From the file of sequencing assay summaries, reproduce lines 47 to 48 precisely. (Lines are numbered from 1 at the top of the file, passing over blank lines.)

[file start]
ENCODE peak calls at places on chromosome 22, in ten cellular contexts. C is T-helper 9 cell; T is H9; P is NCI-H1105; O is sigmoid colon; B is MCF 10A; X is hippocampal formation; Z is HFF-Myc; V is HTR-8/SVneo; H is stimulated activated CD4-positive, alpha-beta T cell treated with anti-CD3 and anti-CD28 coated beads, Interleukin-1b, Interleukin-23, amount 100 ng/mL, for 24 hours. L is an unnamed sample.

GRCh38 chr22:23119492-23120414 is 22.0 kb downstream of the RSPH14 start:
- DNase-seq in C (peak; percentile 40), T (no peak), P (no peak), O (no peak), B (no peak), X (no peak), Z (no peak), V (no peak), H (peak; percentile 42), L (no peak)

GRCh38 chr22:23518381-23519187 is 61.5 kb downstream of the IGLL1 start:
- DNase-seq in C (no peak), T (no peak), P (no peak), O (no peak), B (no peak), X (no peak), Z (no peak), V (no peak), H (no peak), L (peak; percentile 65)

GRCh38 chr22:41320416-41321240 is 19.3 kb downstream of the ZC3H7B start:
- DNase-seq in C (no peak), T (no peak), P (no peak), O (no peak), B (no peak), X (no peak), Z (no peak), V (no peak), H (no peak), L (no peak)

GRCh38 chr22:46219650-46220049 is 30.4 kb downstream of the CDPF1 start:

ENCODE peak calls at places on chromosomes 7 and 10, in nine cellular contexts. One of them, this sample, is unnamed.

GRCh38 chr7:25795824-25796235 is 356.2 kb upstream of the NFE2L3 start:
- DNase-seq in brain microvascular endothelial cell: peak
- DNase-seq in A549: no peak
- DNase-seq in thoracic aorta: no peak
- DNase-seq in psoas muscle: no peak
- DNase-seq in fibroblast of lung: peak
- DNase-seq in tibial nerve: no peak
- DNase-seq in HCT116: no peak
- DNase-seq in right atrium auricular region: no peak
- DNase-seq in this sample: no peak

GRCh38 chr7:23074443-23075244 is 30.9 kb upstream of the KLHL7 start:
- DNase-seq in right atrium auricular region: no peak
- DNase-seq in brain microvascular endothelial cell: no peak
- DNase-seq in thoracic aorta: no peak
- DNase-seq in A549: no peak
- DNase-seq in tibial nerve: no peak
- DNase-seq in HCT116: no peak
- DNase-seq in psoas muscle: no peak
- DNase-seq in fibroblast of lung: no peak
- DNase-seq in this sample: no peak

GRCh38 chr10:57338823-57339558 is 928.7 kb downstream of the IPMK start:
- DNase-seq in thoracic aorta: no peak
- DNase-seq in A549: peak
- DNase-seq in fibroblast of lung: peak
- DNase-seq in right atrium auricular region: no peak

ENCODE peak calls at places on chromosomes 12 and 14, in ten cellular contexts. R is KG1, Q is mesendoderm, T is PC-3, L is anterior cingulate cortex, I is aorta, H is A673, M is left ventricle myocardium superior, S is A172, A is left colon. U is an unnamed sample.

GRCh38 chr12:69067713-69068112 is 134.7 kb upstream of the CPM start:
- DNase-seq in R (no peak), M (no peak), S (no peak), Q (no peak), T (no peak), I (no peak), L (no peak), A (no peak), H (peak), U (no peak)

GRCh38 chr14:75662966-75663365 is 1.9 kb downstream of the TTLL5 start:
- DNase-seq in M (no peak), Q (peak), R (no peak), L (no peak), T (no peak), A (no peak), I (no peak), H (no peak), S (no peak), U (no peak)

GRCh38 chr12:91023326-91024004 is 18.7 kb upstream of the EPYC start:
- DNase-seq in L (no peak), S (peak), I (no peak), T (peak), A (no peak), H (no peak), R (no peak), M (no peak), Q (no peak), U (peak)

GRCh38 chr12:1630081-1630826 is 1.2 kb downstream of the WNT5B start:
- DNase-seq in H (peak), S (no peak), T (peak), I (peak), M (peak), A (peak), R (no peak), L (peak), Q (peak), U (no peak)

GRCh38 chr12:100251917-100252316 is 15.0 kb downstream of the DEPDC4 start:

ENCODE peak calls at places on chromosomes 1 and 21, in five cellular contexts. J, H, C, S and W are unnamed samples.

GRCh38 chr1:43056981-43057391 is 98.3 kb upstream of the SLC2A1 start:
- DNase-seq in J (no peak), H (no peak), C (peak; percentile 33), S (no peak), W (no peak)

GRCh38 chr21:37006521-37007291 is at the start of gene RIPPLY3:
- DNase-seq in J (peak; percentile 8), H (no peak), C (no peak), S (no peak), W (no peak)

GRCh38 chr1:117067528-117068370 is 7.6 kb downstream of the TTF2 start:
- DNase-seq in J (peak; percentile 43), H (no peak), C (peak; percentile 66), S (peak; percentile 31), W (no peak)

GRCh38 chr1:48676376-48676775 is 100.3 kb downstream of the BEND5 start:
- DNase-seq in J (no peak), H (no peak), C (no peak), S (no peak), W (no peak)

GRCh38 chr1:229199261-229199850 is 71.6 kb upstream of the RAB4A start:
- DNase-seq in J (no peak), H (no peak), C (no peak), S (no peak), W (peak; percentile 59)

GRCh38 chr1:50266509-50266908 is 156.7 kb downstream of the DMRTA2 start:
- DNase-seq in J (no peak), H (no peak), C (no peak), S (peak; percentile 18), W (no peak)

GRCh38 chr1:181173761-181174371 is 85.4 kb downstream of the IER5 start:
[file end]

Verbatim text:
- DNase-seq in J (no peak), H (no peak), C (peak; percentile 33), S (no peak), W (no peak)

GRCh38 chr21:37006521-37007291 is at the start of gene RIPPLY3: